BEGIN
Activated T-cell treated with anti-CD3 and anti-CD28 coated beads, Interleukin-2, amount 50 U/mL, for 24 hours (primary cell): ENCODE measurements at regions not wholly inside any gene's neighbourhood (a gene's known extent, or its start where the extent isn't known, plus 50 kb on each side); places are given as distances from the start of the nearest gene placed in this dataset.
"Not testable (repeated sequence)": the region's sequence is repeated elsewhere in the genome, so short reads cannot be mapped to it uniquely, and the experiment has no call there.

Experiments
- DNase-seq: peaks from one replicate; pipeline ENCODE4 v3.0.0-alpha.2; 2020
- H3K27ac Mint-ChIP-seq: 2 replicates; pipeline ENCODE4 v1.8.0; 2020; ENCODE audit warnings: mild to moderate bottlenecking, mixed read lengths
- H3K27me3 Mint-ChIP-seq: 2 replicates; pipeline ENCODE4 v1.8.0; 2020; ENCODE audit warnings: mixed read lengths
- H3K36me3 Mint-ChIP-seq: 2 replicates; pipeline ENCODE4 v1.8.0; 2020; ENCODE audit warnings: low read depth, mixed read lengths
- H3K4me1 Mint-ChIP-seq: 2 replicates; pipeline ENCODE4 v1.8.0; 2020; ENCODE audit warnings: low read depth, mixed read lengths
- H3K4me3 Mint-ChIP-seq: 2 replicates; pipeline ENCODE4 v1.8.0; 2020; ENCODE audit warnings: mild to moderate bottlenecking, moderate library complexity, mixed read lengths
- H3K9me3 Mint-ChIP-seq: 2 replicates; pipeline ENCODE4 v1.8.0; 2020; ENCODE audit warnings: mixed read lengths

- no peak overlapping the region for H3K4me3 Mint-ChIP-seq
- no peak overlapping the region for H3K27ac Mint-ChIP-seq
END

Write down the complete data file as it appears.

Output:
Activated T-cell treated with anti-CD3 and anti-CD28 coated beads, Interleukin-2, amount 50 U/mL, for 24 hours (primary cell): ENCODE measurements at regions not wholly inside any gene's neighbourhood (a gene's known extent, or its start where the extent isn't known, plus 50 kb on each side); places are given as distances from the start of the nearest gene placed in this dataset.
"Not testable (repeated sequence)": the region's sequence is repeated elsewhere in the genome, so short reads cannot be mapped to it uniquely, and the experiment has no call there.

Experiments
- DNase-seq: peaks from one replicate; pipeline ENCODE4 v3.0.0-alpha.2; 2020
- H3K27ac Mint-ChIP-seq: 2 replicates; pipeline ENCODE4 v1.8.0; 2020; ENCODE audit warnings: mild to moderate bottlenecking, mixed read lengths
- H3K27me3 Mint-ChIP-seq: 2 replicates; pipeline ENCODE4 v1.8.0; 2020; ENCODE audit warnings: mixed read lengths
- H3K36me3 Mint-ChIP-seq: 2 replicates; pipeline ENCODE4 v1.8.0; 2020; ENCODE audit warnings: low read depth, mixed read lengths
- H3K4me1 Mint-ChIP-seq: 2 replicates; pipeline ENCODE4 v1.8.0; 2020; ENCODE audit warnings: low read depth, mixed read lengths
- H3K4me3 Mint-ChIP-seq: 2 replicates; pipeline ENCODE4 v1.8.0; 2020; ENCODE audit warnings: mild to moderate bottlenecking, moderate library complexity, mixed read lengths
- H3K9me3 Mint-ChIP-seq: 2 replicates; pipeline ENCODE4 v1.8.0; 2020; ENCODE audit warnings: mixed read lengths

- no peak overlapping the region for H3K4me3 Mint-ChIP-seq
- no peak overlapping the region for H3K27ac Mint-ChIP-seq